An Accidental Gentleman
In 1967, in New York City, I tended bar at a place on 52nd St. and 2nd Avenue called Lembo's, which was run by the notorious former girlfriend of George Reeves (a.k.a. Superman) This place was commonly patronized by unusual NYC characters as well as successful artists and writers like Norman Mailer who hung around Lembo's inasmuch as his girlfriend, Norris Church, lived a block or so away at a Bing & Bing Building. Additionally, I tended bar with one of the most famous bartenders in the city, Jimmy Glennon, a very witty and literate guy who used to own his own place, Glennon's, a decade earlier when the 3rd Avenue Elevator was still in business. This was a hell of an interesting bar.
One night while I was working alone, I noticed a new guy bothering another patron who was a regular customer. He kept insulting and annoying this man. The man gave me a street-smart glance, paid his bill and said "I'm outta here", and walked out. Any bartender hates to lose regular customers and somewhat angrily I told the offender that he was being 86'ed, that he should pay his tab, and that I would like to give him some advice regarding bar manners and common sense. I told him that it always paid to be a gentleman in a bar, especially in a strange bar because you never know who you are dealing with and, for example, do you know who that man was that you were annoying? When he asked who, I told him the truth--- that it was Jake LaMotta, the former great middleweight champion of the world, the Bronx Bull, a man as tough as a pine knot and as dangerous as a cobra, a man who fought the best fighters in the world, a man who once actually beat Sugar Ray Robinson, a man who had 106 fights, 83 wins (30 by KO), 19 losses, and 4 draws. I told him that he should leave now and count his blessings that he was still intact.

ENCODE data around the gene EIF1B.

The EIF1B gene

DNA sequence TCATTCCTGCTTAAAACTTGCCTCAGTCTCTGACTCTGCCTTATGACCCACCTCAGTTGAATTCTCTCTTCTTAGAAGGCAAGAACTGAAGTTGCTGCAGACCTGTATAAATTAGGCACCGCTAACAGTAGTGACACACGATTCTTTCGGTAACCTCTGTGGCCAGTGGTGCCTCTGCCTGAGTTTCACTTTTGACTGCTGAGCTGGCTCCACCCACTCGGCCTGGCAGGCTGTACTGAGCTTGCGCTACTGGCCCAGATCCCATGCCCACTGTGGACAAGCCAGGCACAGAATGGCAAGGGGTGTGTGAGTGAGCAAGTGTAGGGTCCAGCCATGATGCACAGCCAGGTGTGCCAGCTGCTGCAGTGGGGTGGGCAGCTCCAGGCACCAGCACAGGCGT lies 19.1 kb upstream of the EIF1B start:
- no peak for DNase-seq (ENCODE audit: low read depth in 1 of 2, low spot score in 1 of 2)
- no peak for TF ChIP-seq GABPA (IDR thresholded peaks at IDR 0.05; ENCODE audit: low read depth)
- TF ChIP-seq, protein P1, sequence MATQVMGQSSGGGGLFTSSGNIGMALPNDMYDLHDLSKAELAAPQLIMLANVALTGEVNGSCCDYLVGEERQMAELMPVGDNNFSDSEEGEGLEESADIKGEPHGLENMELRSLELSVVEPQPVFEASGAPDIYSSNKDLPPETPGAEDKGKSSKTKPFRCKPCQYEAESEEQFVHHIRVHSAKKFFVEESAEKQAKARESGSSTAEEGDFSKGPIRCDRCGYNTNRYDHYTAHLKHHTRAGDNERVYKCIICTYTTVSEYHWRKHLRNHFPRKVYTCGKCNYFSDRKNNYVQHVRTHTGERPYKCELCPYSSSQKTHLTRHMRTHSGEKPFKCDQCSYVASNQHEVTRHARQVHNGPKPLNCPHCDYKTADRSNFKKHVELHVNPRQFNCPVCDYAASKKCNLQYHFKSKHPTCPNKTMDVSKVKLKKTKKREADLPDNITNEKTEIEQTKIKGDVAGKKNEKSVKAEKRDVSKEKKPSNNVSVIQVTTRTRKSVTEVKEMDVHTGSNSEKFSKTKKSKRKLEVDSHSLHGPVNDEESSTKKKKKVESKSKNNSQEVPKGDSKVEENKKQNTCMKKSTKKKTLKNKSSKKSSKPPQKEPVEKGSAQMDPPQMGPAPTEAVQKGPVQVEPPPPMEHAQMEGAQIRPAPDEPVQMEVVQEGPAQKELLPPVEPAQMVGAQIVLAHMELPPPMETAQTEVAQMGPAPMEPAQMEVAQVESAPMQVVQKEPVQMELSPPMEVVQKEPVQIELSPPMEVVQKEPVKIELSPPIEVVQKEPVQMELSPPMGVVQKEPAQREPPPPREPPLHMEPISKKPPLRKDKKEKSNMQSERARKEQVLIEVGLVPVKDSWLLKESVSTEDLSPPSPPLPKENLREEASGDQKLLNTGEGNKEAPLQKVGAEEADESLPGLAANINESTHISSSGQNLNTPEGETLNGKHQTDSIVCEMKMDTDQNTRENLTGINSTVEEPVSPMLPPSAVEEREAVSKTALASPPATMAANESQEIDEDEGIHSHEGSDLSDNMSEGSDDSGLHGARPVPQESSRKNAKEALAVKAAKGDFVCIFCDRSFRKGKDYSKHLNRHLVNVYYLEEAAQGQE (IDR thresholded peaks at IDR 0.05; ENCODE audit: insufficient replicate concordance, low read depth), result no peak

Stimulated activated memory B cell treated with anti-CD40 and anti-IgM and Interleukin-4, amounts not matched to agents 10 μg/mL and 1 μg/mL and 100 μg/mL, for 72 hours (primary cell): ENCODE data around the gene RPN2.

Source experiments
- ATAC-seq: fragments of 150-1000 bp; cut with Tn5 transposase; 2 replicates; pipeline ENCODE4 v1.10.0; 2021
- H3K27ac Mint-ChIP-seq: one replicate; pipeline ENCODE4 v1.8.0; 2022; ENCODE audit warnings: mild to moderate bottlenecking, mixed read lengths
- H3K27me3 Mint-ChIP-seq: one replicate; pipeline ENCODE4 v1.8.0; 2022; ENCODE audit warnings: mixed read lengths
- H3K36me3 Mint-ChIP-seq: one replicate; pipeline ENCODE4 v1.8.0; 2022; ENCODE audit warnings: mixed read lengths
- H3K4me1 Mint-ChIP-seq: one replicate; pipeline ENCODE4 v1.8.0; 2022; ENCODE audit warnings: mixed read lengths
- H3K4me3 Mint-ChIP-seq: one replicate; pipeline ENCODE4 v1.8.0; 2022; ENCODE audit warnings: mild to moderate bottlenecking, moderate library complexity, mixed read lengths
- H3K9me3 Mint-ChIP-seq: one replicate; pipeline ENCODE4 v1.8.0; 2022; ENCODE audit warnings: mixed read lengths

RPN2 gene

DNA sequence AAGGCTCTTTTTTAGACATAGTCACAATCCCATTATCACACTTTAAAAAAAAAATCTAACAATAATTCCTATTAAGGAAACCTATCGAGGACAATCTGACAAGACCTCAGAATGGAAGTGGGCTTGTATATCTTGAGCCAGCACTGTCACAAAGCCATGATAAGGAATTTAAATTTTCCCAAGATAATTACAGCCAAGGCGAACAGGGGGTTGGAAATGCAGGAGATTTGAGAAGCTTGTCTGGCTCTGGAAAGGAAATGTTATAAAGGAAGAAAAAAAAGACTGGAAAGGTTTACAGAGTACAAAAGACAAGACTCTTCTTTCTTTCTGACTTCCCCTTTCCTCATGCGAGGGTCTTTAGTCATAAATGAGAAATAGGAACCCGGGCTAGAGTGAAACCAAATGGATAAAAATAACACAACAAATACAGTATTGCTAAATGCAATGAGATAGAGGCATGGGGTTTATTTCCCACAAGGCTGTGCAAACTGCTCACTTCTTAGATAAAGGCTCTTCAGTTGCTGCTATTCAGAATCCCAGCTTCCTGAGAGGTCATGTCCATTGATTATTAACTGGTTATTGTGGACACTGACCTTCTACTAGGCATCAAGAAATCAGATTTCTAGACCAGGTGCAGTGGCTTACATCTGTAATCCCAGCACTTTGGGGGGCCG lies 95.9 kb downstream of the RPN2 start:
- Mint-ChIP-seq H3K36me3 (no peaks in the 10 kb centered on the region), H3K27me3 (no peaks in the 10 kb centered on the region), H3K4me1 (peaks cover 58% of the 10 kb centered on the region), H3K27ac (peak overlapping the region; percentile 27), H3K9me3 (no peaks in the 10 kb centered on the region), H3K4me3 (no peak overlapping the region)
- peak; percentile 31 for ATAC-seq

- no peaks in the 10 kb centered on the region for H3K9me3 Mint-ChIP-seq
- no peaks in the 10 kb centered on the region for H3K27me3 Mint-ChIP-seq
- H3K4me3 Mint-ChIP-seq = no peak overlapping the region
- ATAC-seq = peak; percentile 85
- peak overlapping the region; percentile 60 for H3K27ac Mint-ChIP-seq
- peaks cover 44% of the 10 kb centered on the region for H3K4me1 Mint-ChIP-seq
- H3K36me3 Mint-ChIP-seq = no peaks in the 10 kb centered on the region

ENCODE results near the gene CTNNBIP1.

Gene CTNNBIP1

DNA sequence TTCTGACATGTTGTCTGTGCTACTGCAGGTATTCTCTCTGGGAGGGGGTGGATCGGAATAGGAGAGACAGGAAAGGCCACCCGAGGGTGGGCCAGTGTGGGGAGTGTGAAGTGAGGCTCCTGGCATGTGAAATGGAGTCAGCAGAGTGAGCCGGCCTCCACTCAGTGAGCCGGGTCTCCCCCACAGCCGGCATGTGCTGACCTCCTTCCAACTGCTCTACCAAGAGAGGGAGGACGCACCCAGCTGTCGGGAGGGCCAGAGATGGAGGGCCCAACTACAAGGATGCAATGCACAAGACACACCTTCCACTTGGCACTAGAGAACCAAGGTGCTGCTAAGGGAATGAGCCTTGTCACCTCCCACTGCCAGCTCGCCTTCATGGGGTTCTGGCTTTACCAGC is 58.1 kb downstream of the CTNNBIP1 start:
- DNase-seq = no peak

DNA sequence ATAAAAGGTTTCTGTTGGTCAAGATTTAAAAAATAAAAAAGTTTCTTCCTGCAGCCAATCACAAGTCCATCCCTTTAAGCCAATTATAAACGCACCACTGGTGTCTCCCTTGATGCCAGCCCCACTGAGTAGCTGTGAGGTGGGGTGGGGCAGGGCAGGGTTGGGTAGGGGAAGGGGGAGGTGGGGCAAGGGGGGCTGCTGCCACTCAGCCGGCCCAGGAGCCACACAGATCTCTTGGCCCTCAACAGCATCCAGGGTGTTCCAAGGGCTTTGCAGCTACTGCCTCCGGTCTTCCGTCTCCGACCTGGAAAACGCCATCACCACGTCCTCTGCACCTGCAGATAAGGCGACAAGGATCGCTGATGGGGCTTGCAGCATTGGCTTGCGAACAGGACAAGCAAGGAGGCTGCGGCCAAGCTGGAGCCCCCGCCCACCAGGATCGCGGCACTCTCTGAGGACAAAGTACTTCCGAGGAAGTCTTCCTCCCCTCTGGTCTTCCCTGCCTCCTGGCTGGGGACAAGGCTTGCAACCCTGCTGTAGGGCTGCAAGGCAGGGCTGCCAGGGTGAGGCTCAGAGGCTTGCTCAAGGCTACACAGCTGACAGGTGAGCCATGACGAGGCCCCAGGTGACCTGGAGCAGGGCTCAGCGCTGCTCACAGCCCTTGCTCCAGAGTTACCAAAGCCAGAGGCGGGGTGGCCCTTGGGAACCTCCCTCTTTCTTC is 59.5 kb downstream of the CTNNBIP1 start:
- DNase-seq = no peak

I vividly remember this night and will certainly remember that I was indeed enriched to be perhaps the only human being in the world who was an eyewitness to Jake LaMotta walking away from a fight.
Robert De Niro in "Raging Bull" with the real Jake LaMotta in 1980.
When Jake LaMotta retired from boxing and opened a nightclub in Miami, he was part of the nightclub show and enjoyed trying to imitate Marlon Brando's great scene in the taxicab with Rod Steiger in "On the Waterfront"....."I coulda been somebody, I coulda been a contender, I coulda had class..." Jake LaMotta has had a tough life and he did not in many instances do the right thing or assemble with the right people, but on my night with him at that time in that bar in that situation, the Champion showed some serious class.